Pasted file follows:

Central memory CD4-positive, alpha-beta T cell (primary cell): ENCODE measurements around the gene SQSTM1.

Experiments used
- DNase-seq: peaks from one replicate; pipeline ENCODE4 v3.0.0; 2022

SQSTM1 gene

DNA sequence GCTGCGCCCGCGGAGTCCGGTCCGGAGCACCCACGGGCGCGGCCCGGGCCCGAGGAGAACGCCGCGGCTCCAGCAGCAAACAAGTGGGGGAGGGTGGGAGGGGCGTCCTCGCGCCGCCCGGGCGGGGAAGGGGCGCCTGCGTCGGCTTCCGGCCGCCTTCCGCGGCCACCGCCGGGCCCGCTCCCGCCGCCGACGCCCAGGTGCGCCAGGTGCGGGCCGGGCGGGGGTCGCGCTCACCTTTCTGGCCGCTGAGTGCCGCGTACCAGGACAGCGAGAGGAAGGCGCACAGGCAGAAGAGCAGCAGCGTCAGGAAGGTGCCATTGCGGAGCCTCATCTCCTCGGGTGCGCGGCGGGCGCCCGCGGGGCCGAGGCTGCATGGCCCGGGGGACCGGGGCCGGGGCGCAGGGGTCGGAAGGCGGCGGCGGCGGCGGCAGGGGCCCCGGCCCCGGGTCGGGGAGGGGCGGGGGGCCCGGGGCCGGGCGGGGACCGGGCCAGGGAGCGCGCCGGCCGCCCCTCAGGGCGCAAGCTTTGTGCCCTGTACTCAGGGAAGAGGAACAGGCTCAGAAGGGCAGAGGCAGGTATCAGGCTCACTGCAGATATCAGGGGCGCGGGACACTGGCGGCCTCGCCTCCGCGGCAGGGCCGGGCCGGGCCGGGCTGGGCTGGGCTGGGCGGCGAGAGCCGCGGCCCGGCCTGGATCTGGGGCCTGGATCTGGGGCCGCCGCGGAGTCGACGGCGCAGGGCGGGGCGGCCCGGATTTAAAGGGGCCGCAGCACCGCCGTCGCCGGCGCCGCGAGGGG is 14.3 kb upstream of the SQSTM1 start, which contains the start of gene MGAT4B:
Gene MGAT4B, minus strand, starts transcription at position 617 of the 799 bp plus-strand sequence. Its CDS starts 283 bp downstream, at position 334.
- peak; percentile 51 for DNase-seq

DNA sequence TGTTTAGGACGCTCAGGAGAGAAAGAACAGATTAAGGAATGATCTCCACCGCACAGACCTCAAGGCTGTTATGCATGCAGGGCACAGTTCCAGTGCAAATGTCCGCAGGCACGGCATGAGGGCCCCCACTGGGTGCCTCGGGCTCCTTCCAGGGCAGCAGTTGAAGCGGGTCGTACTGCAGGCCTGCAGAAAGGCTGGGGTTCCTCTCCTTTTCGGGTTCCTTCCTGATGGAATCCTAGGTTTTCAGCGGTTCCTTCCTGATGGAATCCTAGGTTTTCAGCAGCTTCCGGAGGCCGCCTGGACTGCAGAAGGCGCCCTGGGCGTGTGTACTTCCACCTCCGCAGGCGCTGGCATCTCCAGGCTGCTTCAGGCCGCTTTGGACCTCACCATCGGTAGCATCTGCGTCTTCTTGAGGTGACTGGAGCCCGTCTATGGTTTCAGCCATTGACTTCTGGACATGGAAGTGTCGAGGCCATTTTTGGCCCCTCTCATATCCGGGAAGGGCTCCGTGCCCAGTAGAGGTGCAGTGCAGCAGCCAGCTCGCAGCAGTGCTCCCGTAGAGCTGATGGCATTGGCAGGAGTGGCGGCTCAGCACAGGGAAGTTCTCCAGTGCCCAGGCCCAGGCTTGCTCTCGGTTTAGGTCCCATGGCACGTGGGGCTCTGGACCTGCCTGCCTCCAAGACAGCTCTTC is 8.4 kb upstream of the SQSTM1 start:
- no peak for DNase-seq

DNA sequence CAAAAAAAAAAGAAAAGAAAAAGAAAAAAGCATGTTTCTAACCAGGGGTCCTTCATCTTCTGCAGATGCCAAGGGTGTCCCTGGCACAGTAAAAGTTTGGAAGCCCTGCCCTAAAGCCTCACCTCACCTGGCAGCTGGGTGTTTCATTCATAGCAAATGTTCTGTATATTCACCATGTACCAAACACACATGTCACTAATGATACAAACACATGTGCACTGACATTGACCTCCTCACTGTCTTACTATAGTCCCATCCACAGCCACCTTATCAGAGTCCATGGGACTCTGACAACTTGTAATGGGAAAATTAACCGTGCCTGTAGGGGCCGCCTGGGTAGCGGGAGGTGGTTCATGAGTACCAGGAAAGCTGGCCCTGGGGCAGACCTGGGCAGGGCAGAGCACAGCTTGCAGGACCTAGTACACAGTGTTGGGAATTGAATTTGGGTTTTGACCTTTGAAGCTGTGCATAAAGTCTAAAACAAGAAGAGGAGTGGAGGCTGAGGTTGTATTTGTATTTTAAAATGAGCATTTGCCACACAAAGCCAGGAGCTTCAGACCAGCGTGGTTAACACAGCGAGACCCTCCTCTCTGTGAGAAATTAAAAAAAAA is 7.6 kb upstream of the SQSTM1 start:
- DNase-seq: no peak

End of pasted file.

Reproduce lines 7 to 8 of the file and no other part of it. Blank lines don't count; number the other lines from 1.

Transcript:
- peak; percentile 51 for DNase-seq

DNA sequence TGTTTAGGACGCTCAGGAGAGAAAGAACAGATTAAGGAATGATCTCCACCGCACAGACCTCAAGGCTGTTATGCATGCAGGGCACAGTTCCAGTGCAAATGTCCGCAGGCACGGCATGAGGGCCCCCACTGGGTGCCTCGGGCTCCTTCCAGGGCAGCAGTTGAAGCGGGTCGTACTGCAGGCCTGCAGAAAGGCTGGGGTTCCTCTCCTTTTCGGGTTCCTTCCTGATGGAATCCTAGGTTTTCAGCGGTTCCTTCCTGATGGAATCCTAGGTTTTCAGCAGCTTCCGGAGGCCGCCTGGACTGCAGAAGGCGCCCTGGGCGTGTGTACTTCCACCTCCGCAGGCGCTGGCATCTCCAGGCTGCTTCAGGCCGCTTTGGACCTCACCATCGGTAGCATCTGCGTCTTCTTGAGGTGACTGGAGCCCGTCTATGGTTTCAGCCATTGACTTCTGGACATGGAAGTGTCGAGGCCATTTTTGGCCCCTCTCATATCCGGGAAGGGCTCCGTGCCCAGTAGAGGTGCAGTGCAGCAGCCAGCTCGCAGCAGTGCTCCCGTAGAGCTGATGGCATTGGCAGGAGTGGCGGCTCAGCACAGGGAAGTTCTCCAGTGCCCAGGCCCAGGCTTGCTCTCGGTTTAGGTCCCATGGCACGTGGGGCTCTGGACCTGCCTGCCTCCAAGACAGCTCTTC is 8.4 kb upstream of the SQSTM1 start: